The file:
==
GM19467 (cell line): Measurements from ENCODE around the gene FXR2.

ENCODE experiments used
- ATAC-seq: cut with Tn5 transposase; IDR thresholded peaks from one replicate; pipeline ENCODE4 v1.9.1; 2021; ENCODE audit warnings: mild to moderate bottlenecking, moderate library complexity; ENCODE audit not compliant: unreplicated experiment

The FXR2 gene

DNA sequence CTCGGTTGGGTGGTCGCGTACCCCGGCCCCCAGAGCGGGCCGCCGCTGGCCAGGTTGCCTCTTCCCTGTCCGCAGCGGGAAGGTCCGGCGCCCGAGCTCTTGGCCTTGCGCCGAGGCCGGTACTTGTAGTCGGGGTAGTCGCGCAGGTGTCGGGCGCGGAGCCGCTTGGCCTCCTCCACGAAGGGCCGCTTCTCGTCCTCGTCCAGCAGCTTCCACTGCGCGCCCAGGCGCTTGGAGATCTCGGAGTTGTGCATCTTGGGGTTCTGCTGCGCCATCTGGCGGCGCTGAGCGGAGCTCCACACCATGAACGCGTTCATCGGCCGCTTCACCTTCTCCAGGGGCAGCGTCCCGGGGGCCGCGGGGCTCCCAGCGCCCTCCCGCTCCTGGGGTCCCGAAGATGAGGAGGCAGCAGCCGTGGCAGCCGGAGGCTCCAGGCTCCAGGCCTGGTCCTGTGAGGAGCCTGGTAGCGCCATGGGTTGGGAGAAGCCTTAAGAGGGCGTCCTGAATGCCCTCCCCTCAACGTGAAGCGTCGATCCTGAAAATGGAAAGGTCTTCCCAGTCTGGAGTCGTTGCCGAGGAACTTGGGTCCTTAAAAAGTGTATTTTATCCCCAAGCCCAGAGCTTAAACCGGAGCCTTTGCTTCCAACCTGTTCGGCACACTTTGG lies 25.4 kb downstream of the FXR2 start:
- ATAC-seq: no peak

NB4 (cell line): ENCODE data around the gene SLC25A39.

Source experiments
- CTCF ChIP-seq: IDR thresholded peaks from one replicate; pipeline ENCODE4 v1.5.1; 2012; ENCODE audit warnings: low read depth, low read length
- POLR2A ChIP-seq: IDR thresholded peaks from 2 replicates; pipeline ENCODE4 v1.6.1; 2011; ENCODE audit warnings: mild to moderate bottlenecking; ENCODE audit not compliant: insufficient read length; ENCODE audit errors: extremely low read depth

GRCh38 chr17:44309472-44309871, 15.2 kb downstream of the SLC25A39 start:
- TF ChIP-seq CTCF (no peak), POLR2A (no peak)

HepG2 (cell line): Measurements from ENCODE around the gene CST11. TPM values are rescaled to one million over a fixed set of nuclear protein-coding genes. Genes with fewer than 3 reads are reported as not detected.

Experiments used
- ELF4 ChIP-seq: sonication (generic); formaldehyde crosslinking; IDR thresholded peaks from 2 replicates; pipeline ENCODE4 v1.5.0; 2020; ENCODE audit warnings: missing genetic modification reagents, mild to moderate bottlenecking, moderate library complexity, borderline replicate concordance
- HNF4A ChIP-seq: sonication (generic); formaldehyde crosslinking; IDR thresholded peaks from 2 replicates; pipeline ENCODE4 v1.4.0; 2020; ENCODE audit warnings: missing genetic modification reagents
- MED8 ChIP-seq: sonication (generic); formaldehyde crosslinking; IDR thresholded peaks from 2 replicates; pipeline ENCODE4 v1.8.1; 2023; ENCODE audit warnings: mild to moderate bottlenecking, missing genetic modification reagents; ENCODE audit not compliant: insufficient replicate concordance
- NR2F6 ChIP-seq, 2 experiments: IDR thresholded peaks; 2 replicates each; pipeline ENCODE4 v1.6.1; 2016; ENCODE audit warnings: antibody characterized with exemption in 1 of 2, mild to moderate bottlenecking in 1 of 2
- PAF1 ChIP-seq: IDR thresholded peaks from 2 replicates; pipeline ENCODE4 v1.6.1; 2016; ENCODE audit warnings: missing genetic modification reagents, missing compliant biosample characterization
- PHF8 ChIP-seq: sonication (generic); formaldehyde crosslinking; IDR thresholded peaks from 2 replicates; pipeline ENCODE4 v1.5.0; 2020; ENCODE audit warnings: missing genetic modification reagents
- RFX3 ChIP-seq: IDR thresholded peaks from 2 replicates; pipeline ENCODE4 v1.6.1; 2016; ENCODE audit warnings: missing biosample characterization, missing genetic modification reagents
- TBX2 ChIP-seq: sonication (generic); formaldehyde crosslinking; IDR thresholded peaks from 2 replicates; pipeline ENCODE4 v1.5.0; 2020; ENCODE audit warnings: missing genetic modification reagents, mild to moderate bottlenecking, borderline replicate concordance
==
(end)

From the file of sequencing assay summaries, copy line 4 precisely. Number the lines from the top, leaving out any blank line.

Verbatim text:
The FXR2 gene